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Self-Injury and First Responder Training

Posted by Tom Benedict on 27/07/2011

I’m about six months away from taking my first responder refresher course. One question I know will come up is whether I’ve had the opportunity to apply what I’ve learned. The answer: yes and no.

I haven’t helped anyone through insulin shock, and haven’t applied CPR. I haven’t performed any water rescues, carries, drags, or had occasion to participate in a mass-casualty incident. I haven’t delivered any babies, either (thank goodness!) But I’ve had too many opportunities to apply the first-aid training we received. Unfortunately most of them were on myself.

I’m injury prone. This is just a fact of life with me. In the past two weeks I’ve burned my foot, given myself reef-rash on the chest, and cut a nice 1/8″ thick slice off my left index finger. I’d love to say this was a busy two weeks, but it’s really not. And calling it two weeks is honestly stretching it. It’s closer to the last ten days.

The irony is I’ve never broken a bone, I still have all ten fingers despite doing machining at high altitude, and on the whole I’m a fairly healthy person. But life leaves scars. I do what I can to learn from my mistakes, and keep a well-stocked first aid kit with me at all times.

Even if they’re not accident-prone like me, I still urge everyone I know to take a first aid and CPR course. (This now includes you, since you’re reading this!) If the opportunity arises, I urge people to take a first-responder course as well, and keep their training current. It has been said that knowledge is power. This is true. And the knowledge of how to treat injury and sickness is powerful indeed.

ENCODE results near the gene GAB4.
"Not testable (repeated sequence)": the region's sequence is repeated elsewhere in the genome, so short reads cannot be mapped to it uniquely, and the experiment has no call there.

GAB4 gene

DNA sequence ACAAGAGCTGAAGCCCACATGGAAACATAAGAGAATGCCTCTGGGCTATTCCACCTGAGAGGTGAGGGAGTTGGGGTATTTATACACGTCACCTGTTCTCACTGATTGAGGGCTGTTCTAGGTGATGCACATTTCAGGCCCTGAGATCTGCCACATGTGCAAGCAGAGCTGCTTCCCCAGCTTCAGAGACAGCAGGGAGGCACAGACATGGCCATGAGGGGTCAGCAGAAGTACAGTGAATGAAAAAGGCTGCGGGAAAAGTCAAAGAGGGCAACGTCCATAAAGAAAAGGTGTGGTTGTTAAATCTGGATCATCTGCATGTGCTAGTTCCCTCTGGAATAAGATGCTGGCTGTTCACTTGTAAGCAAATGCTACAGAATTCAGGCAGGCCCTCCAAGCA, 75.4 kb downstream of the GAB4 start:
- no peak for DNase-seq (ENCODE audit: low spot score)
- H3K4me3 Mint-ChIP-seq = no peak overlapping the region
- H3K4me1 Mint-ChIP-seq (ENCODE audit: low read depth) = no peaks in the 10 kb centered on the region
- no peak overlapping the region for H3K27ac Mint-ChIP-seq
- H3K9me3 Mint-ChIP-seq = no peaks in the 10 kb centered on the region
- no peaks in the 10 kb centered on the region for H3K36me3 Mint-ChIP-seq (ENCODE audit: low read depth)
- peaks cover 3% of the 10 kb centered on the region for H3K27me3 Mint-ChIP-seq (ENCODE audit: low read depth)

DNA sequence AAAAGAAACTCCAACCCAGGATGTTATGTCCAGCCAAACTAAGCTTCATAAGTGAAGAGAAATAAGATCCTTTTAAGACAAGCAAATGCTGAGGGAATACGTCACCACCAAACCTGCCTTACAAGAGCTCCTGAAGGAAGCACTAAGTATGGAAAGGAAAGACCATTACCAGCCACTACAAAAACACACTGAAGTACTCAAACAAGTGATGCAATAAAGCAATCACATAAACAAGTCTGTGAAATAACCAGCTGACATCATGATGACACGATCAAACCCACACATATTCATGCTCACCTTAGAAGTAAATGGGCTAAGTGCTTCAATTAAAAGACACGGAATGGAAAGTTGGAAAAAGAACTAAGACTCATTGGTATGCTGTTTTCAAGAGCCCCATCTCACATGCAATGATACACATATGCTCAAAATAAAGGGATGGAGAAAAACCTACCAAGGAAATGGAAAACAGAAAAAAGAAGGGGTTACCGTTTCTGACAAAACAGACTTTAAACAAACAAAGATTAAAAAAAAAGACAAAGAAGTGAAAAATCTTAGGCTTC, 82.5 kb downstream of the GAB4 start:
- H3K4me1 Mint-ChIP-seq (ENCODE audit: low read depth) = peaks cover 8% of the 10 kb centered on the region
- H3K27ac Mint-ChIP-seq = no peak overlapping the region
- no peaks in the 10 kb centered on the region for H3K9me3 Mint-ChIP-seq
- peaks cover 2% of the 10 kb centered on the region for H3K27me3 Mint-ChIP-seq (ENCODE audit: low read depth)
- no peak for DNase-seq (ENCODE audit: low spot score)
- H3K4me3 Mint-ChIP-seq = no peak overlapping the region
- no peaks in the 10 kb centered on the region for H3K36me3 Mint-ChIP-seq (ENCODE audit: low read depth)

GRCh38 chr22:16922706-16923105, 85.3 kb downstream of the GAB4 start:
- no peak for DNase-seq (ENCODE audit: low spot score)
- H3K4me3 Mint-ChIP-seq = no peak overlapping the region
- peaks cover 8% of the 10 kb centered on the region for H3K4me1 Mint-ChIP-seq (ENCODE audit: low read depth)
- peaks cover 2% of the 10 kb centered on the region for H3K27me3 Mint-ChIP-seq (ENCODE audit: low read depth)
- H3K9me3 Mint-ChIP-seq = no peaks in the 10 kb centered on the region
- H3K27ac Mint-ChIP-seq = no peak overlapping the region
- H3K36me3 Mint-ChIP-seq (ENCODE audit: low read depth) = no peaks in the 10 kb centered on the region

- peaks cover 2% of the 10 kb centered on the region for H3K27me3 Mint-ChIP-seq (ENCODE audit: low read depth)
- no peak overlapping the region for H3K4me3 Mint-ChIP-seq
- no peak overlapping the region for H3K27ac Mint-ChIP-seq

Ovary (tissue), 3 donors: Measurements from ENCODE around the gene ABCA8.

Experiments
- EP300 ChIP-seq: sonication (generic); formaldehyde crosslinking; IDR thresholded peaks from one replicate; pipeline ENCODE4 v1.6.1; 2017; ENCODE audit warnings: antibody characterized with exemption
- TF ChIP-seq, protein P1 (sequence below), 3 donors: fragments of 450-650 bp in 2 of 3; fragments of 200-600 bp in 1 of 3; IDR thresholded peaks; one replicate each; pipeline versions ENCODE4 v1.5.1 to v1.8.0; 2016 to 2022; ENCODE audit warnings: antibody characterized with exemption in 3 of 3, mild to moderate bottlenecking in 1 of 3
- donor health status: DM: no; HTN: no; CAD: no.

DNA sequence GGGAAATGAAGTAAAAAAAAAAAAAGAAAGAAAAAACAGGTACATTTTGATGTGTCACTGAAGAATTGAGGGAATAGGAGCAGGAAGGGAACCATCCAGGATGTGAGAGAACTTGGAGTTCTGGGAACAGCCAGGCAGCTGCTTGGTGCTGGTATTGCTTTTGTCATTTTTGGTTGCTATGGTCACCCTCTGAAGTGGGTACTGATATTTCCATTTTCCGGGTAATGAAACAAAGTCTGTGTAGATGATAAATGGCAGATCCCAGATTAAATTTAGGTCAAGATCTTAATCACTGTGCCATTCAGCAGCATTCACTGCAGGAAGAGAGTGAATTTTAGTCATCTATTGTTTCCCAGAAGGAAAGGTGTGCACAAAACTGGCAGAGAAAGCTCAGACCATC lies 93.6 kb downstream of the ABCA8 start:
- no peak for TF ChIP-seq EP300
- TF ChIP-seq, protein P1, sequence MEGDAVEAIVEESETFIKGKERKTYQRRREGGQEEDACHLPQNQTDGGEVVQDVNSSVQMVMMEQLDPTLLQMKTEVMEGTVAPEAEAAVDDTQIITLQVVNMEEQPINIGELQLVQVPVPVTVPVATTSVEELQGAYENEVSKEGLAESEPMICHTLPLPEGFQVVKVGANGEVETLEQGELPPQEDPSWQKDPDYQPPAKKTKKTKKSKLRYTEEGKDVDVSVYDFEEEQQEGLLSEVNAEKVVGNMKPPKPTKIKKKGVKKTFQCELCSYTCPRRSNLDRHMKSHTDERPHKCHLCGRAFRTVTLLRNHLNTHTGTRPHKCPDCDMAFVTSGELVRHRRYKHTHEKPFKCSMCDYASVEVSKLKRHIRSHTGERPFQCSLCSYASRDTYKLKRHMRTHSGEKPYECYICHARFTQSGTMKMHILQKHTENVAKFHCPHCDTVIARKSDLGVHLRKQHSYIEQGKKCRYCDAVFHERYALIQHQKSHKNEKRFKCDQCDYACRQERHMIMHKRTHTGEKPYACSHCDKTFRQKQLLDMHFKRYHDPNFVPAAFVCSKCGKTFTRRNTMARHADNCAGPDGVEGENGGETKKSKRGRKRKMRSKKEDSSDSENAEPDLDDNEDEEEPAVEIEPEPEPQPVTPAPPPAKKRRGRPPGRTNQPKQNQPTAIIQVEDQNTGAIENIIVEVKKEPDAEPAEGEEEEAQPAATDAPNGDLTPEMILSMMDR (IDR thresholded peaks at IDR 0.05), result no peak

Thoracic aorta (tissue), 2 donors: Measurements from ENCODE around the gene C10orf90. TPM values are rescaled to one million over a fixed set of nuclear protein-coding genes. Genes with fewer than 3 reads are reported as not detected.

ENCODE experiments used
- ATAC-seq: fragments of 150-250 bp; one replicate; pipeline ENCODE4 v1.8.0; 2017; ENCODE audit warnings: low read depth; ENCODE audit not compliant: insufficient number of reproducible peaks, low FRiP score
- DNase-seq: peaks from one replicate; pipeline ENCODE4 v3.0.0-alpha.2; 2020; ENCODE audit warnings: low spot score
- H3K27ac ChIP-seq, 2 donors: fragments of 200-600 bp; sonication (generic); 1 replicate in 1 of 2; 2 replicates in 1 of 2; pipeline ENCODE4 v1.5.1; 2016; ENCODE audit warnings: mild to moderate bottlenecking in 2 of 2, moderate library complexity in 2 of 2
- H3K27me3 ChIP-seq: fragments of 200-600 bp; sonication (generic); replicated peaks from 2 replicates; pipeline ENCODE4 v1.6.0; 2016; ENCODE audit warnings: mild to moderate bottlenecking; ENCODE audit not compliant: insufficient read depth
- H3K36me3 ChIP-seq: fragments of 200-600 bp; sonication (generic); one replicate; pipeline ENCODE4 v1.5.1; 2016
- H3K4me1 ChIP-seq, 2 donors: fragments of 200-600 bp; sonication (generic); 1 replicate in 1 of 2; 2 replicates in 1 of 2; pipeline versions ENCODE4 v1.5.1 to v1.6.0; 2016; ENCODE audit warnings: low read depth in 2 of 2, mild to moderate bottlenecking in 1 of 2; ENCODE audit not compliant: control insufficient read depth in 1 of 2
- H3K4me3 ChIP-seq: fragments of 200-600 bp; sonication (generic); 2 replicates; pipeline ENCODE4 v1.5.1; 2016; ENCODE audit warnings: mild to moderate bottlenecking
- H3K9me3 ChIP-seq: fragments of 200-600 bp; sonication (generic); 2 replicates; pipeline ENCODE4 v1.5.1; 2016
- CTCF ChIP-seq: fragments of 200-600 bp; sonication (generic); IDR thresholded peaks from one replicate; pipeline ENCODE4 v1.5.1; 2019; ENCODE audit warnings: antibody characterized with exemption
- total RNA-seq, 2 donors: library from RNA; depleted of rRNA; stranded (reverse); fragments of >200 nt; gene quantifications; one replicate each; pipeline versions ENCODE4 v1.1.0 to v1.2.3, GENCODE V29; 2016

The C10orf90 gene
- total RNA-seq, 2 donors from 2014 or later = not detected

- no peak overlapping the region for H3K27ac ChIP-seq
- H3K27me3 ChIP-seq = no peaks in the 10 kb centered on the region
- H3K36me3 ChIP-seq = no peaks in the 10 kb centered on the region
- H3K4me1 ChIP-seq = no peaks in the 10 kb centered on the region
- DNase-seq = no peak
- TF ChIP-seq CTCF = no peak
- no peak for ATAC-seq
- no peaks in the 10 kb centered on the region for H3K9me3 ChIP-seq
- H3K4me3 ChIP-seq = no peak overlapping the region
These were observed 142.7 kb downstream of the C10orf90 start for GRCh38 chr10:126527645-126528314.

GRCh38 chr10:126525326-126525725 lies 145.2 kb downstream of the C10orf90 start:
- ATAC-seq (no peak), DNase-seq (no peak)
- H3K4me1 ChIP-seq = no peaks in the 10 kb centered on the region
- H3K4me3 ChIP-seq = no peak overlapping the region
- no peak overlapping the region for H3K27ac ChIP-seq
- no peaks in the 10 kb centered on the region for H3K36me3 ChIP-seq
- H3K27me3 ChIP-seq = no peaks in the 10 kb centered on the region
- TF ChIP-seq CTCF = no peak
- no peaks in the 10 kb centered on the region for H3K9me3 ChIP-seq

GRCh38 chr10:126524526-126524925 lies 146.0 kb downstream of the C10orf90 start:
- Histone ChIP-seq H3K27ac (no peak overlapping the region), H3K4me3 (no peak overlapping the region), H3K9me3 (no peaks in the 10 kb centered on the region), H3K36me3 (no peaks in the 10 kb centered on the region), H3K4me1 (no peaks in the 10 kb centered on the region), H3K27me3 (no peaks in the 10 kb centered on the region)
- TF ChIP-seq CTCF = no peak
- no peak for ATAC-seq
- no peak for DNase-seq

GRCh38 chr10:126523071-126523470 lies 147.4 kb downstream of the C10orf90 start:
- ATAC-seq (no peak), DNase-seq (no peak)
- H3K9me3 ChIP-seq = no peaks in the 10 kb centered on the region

I also urge people to keep first aid kits close to hand, and to keep them stocked. By definition, practically everything within a first aid kit is a consumable. That means at some point or another it will be consumed and will need to be replaced. Most first aid kits have a restocking list in them. This tells you what the kit came with in the first place. If your kit doesn’t have a restock list, take inventory the day you get it and make your own. A restock list is a start, but it’s by no means an end. When restocking your kit, try to get a feel for what you use the most and double up on those items. Make notations to this effect in the kit’s restock list. If there’s something you wish the kit had (like a flashlight!) add it to the restock list and put one in your kit.

One item that’s missing from most kits is gloves. When treating someone who’s not in your immediate family, body substance isolation is a must. This typically starts with gloves and a pair of eye shields. Glasses do an ok job of protecting the eyes, but nothing takes the place of gloves. I keep two pairs in all my kits, even the ones that never leave my house.

But even the best first aid kit is useless without training. A person with a full-blown trauma kit can still bleed to death if they don’t apply basic techniques. When I cut the tip off my finger I hit some blood vessels that put on a pretty good show. Nothing close to arterial bleeding, but it was pumping at a fairly good clip. Our first responder trainer drilled this one into us on a daily basis for a solid week: The best way to stop bleeding is to apply pressure. Even though it hurt like bejeebers, I applied pressure and the bleeding stopped within minutes. I even got to practice my fingertip dressing afterward!

Do yourself and the people around you a favor. Get trained. Then go out and use that training to help others.

Oh, by the way, helping others is one of the key aspects of a superhero. Congratulations.

– Tom

P.S. Don’t make your gloves part of your costume.

P.P.S. No capes!


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